U.S. citizens in Peru claim they are being held hostage in return for Peruvians in the U.S.
By Gavin Bade, Nahal Toosi and Sam Mintz
American citizens in Peru who are trying to head home in response to the coronavirus outbreak are being held there by a Peruvian government that first wants assurances thousands of Peruvian citizens will be able to return from the U.S., according to two sources familiar with the situation.
Peru is in the process of shutting down all international travel, but thousands of Americans are believed to remain in the country. An U.S. official familiar with the situation said the Peruvian government is not allowing them to leave until the White House ensures thousands of Peruvians are given safe passage home.
“The government of Peru is basically holding these Americans hostage,” the U.S. official said. “They want the U.S. to fill planes with Peruvians before they’ll let the planes land to pick up Americans. But they’re not ready or organized in the United States to gather their people up, and they don’t want to pay for the flight.“
One American stuck in the South American nation said he received similar information from the office of Sen. Diane Feinstein (D-Calif.), the top Democrat on the Intelligence Committee. Feinstein’s office did not respond to a request for comment.
“[The State Department’s] planned repatriation flights have not yet been approved by the Peruvian government,” read an email from Feinstein’s office to the stranded Americans. “They are requesting reciprocal support for their own citizens to leave the United States.”
The State Department said it flew a group of Americans home on Saturday, including “medically vulnerable” citizens and some Peace Corps volunteers and embassy personnel. But a spokesperson did not comment on whether the Peruvian government is preventing the rest from leaving. U.S. diplomats estimate a few thousand Americans remain in Peru, a spokesperson did not respond to a question about the number.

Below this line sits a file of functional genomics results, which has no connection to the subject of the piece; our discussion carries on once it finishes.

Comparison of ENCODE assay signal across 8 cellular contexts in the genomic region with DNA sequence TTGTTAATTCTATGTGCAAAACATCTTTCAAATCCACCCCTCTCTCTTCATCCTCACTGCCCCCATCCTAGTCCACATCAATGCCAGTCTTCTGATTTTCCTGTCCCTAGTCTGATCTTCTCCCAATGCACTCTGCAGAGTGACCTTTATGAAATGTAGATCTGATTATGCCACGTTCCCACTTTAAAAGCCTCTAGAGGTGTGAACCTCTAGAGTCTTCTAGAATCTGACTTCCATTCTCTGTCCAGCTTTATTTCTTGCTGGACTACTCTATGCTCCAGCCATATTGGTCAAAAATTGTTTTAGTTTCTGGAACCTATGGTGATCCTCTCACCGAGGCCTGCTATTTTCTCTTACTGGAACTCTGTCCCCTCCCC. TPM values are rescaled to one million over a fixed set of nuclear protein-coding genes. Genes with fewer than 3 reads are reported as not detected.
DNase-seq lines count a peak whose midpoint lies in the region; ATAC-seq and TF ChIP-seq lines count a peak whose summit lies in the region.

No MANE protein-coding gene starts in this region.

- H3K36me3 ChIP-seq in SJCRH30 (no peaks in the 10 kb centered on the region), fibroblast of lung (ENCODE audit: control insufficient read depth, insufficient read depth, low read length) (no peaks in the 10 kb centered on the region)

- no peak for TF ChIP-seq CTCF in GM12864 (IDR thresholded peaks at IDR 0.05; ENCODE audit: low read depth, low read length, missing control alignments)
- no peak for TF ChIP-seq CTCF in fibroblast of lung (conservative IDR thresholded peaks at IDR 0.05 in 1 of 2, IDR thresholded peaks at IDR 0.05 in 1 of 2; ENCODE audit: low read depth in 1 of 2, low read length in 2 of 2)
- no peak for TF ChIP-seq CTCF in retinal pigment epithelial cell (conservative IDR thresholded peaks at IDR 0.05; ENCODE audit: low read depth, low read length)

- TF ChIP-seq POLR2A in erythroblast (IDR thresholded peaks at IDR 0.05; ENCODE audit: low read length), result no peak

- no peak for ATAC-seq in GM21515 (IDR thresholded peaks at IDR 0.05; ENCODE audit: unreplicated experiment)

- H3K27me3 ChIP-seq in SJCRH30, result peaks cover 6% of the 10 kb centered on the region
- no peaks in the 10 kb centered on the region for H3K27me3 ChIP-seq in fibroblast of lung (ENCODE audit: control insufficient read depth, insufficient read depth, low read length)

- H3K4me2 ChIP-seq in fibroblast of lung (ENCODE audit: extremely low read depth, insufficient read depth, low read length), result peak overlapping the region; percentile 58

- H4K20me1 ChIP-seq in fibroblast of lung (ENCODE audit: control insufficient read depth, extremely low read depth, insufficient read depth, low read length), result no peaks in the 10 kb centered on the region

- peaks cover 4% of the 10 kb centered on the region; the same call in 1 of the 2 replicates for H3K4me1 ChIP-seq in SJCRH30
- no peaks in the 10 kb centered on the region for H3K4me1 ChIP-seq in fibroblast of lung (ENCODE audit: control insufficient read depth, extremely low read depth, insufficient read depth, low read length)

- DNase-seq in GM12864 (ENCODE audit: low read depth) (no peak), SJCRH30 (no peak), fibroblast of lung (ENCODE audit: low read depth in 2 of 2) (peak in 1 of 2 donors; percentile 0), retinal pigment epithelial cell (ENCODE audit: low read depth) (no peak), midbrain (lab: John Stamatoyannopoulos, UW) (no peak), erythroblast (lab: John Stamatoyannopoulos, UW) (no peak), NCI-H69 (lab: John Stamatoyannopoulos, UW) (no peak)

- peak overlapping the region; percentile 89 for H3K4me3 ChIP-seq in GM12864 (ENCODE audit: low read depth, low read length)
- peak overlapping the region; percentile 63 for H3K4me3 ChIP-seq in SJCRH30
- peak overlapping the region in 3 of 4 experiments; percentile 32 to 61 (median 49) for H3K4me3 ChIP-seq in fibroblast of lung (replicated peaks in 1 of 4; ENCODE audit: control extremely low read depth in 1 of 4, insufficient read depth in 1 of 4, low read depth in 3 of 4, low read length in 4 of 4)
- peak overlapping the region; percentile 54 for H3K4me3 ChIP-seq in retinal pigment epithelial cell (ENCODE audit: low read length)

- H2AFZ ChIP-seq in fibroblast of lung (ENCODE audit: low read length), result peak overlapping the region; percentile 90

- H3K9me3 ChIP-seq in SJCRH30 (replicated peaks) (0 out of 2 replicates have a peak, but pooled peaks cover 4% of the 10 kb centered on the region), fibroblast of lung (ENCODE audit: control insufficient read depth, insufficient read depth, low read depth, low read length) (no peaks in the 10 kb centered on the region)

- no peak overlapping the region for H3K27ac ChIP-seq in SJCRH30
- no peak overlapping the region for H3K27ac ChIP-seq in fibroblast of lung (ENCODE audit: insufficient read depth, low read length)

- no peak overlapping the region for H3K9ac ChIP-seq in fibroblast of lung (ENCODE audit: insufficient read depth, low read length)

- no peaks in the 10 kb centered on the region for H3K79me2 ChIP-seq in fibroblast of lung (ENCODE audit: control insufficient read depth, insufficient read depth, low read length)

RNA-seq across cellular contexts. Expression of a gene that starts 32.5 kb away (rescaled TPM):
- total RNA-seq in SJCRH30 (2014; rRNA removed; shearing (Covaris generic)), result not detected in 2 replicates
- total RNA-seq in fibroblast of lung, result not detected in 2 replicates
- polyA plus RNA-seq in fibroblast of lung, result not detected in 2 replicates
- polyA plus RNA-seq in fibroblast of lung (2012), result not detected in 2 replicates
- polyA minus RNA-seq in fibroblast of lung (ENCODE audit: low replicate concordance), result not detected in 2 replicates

Peruvian officials, meanwhile, say they are merely trying to figure out how best to get each nation’s residents home.
“We are actively engaging State Department officials to coordinate in a harmonic way the best way to carry out bringing Americans from Peru back to the U.S. and Peruvians in the U.S. back to Peru,” said Rodolfo Pereira, press counselor for the Peruvian Embassy in Washington. “What we are trying to set up is the best system to conduct that operation.”
Pereira dismissed questions about tensions between the two sides, saying there are constant communications, including at high levels, and that much of what is being discussed is logistics.
In a phone interview, he said he didn’t know exactly how many Peruvians in the United States were trying to get back home, but estimated that it was about 6,000. He described them as a mix of students, vacationers and temporary workers. He noted that Peru’s government was trying to help its citizens stranded in other countries return as well while Peru imposes a full shutdown of its borders and airports.
Asked about criticism that Peru was essentially taking Americans hostage until its citizens were brought back, Pereira said, “No, that’s not the case.” He said it was simply a matter of reciprocity. “It’s a two-way conversation,” he said. He did not immediately respond to a follow-up question about whether Peru will cover the cost of the flights.
He also urged Americans stranded in Peru to visit websites his government has arranged if they need assistance.
Americans also remain stuck abroad in other countries, including Guatemala, which closed its borders this past week. The U.S. citizens there, having received little help from the embassy and unable to book flights home, are crossing the border with Mexico in droves to get to airports where planes are still taking off back to the U.S., several people on the ground told POLITICO.
The State Department on Friday began flying charter flights from Morocco, another hotspot for Americans stranded abroad, back to 10 different U.S. airports.
The U.S. government has made “individual efforts” to bring home about 3,000 Americans since the outbreak began affecting flight service, Vice President Mike Pence said at a Saturday afternoon White House press briefing on the coronavirus pandemic.
“I think there is an ongoing effort to address that with chartered commercial flights that the government is providing,” Pence said. Military transport is also available, he said.
“We would just encourage any American that is looking on from overseas, contact the local U.S. Embassy,” Pence said. “Let them know about your circumstances. And know that we’re going to work, continue to work very diligently to get our Americans home.”
Credit: Politico, www.politico.com